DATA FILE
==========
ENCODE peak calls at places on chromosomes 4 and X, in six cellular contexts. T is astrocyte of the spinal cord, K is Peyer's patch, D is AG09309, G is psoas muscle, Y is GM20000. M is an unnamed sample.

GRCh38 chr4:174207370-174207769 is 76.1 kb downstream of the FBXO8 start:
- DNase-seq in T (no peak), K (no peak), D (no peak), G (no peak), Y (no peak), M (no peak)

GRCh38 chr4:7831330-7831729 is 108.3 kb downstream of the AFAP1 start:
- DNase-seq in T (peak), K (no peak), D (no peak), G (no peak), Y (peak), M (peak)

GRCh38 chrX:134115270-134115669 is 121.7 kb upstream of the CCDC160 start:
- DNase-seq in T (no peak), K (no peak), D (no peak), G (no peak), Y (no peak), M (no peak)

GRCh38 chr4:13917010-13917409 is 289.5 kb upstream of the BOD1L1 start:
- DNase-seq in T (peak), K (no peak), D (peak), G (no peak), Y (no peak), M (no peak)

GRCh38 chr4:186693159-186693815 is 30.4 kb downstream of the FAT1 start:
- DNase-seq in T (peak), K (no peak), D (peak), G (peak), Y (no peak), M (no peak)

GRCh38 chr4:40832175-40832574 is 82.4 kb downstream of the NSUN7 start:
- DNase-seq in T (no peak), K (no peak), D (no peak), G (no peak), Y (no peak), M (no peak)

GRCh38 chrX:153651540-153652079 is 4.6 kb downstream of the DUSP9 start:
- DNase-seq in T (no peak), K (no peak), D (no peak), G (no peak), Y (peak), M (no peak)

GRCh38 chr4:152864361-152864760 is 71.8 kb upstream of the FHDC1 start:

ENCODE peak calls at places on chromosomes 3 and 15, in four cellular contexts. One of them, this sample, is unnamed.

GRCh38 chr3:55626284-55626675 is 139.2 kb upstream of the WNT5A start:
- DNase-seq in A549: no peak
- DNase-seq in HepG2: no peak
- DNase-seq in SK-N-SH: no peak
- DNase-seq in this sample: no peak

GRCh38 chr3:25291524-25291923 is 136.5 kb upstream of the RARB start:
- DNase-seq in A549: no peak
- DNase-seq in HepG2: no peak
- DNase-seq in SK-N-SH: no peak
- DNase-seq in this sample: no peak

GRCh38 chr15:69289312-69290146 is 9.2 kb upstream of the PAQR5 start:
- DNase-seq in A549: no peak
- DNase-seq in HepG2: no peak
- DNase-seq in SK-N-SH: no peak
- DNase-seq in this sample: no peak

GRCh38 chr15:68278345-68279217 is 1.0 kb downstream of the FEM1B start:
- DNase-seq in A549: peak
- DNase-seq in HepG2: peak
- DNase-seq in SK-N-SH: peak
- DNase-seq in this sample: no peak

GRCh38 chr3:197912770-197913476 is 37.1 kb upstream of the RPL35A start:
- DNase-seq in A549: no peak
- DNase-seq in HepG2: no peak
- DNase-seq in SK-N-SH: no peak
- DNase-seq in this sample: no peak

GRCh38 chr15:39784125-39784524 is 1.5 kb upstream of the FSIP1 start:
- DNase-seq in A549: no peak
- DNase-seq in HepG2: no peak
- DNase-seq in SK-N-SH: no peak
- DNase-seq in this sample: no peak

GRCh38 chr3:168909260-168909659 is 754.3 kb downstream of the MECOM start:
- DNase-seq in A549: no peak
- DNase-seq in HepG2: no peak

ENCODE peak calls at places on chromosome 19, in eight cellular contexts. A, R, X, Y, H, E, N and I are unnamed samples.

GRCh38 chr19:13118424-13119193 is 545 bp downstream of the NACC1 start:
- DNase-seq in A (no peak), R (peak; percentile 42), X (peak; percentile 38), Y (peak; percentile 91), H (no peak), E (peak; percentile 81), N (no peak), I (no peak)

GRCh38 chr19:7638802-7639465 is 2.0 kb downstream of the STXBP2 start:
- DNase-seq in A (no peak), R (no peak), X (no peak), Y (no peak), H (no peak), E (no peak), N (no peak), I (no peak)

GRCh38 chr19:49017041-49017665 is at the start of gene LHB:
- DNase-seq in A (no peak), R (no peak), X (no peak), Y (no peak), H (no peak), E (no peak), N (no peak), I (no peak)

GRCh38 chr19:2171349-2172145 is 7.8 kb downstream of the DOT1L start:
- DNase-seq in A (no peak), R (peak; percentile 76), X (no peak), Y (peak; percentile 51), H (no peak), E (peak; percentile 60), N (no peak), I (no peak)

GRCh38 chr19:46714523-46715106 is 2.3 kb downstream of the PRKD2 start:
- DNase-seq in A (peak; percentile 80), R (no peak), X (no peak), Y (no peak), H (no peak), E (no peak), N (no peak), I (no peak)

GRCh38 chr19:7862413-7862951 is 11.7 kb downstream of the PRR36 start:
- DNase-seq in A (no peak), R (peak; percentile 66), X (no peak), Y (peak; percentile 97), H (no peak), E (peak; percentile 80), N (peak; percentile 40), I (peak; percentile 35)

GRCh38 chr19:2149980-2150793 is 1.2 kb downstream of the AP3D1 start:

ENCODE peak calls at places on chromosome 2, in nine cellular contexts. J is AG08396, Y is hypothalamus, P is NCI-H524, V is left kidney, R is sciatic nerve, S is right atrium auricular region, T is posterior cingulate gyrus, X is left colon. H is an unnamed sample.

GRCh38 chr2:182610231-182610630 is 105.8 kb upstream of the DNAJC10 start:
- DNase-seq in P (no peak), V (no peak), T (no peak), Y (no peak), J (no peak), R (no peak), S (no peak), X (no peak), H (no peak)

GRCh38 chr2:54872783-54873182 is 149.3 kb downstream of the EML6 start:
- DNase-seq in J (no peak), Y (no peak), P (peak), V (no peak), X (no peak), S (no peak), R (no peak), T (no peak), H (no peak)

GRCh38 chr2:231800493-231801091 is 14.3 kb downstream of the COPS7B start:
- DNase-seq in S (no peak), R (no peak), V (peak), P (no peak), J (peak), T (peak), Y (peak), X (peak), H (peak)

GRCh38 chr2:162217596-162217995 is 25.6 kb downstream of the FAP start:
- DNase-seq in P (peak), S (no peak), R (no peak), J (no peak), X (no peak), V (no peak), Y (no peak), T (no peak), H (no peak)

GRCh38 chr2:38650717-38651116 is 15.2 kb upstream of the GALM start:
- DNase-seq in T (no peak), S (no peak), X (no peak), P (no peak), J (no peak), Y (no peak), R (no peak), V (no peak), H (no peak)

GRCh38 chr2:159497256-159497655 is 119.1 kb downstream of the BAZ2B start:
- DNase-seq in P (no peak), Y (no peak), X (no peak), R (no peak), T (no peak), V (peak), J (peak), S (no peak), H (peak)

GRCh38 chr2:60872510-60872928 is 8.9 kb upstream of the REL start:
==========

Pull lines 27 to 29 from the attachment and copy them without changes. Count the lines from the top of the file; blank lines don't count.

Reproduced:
- DNase-seq in this sample: no peak

GRCh38 chr15:69289312-69290146 is 9.2 kb upstream of the PAQR5 start:
- DNase-seq in A549: no peak